From Rigazio Oct. 12, 2010:
“After graduation I went back to Italy since I had a temporary appointment at the University of Palermo to teach a two-credit course in European private law. When the course finished, I continued to collaborate with my mentor, a professor in the same university, until the end of the semester and final exams.
At the end of July, though, I moved back to the U.S. since my husband got a job at the local hospital in New Haven, Conn. I am continuing working for the University of Palermo, being part of a project funded by the Ministry of Education, while in the meantime working to finish writing my study focused on the autonomy of minors (children) and their legal status under international and national laws.
While we hope to go back to Italy someday, we also know that the economic situation is very bad, particularly regarding the academic world, so I am also looking around for a job in New Haven or New York.
The LL.M. has been really a great experience for me, and not only from a professional perspective. If we stay in the U.S., we will definitely try to come back to Minnesota!”
Rigazio’s profile in Spring 2010 Perspectives, by Todd Melby:
For her doctoral thesis, Sara Rigazio explored the nuances of U.S. and European antitrust law. These days, the 31-year-old Italian is enhancing her international legal studies as an LL.M. student at the Law School.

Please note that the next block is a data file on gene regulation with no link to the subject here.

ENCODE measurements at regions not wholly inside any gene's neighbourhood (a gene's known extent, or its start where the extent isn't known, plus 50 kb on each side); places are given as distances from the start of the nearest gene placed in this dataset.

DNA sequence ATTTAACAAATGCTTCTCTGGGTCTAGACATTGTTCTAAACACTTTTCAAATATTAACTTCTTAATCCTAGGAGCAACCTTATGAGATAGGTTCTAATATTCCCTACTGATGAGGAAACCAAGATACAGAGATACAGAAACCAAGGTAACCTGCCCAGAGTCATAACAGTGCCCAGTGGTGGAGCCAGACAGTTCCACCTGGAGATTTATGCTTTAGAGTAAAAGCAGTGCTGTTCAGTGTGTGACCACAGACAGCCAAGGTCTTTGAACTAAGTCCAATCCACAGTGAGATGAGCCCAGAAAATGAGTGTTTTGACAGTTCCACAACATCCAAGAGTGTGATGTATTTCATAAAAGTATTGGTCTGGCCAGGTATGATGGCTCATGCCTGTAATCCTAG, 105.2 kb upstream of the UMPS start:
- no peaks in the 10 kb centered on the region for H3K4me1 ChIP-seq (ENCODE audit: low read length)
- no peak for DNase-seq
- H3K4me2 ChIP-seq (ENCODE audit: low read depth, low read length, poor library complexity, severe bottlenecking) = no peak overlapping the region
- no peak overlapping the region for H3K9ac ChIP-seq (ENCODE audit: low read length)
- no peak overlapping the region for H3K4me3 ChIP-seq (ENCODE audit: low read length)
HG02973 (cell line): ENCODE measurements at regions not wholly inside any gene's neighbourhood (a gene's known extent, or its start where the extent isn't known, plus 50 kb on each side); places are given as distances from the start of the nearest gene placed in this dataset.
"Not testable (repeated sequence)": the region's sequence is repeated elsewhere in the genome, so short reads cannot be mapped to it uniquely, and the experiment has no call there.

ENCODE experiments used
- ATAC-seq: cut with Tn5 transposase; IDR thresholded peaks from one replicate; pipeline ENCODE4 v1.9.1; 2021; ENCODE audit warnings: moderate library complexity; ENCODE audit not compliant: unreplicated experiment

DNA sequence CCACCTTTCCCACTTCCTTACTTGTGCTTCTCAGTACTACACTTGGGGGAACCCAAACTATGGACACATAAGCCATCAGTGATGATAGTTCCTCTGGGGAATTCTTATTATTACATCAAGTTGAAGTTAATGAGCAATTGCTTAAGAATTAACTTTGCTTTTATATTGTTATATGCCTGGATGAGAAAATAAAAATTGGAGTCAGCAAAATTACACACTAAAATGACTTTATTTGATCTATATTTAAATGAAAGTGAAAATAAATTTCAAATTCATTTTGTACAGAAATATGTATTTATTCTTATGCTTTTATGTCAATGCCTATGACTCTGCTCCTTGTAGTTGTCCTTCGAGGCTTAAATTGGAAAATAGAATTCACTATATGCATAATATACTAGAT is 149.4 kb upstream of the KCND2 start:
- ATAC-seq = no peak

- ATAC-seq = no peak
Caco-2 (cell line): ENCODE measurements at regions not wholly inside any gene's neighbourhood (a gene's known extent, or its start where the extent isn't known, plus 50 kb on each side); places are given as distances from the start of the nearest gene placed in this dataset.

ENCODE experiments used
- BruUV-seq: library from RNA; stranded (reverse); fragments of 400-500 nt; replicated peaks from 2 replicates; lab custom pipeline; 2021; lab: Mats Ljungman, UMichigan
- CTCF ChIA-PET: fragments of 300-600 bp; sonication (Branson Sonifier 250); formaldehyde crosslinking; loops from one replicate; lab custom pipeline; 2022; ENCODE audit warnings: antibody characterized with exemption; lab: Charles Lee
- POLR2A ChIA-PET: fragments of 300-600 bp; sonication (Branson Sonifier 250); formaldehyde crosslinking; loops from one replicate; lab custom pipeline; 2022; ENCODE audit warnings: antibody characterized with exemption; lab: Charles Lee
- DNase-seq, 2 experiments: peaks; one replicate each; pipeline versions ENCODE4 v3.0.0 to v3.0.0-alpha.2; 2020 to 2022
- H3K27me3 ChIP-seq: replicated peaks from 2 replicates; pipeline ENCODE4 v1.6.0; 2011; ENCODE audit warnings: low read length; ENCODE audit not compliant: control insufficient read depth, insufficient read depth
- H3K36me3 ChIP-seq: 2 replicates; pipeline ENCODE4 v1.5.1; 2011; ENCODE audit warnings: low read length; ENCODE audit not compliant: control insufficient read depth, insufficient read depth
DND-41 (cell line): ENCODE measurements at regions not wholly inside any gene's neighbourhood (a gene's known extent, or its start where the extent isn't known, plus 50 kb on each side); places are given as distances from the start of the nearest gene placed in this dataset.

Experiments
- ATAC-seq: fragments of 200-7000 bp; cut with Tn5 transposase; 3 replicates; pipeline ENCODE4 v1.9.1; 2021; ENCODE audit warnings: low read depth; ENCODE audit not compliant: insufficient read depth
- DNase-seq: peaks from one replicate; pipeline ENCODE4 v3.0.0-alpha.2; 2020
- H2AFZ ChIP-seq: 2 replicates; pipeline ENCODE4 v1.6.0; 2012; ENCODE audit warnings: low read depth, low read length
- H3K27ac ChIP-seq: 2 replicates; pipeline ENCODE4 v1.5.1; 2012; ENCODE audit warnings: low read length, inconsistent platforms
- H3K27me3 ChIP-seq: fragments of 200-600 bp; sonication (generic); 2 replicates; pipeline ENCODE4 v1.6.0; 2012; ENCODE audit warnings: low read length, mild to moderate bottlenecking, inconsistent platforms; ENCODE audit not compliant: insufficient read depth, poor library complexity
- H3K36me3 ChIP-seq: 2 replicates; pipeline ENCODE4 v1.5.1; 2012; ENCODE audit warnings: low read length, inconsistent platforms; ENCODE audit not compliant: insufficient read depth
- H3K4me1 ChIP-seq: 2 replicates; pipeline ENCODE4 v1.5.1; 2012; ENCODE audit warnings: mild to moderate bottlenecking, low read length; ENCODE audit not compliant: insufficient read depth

“The program is very hard,” she says between sips of cappuccino at a Minneapolis coffee shop. “It’s fast. It’s not in my original language. Sometimes it’s
overwhelming.” At Italian universities, classes are large, which often prevents discussions between students and professors. Not at the Law School, where students are expected to arrive ready to debate the topic of the day. “I’ve never read so much,” she says. “You have to always be prepared. It’s a good thing. I like it.”
After leaving her hometown of La Spezia, located on the Ligurian Sea, Rigazio earned a political science degree at the University of Pisa. “In Italy, the political science degree is very similar to the law degree,” she says. Her studies at the University of Pisa focused on antitrust law.
In working on her Ph.D. at the University of Palermo, Rigazio further researched and analyzed the subject, resulting in her doctoral thesis, “Anti-trust and Professions: The Sports Agent.” She conducted part of her Ph.D. research at New York University, and although she found the environment intellectually stimulating, the city left her cold. “It’s very big, so sometimes you feel very small,” she says.
In contrast, Minnesota has warmed her heart, despite its sometimes harsh weather. “It’s a great place,” Rigazio says. “‘Minnesota Nice’ is really true.”
When she’s not reading, studying, or in the classroom, Rigazio can often be found in the Hennepin County Juvenile Justice Center observing child protection and adoption cases. She hopes the experience will help her get a job as a professor with a specialty in family law, a longtime interest of hers.
“Right now in Italy, there are not many possibilities,” she says. “I don’t know if my plan is going to work, but I hope so.”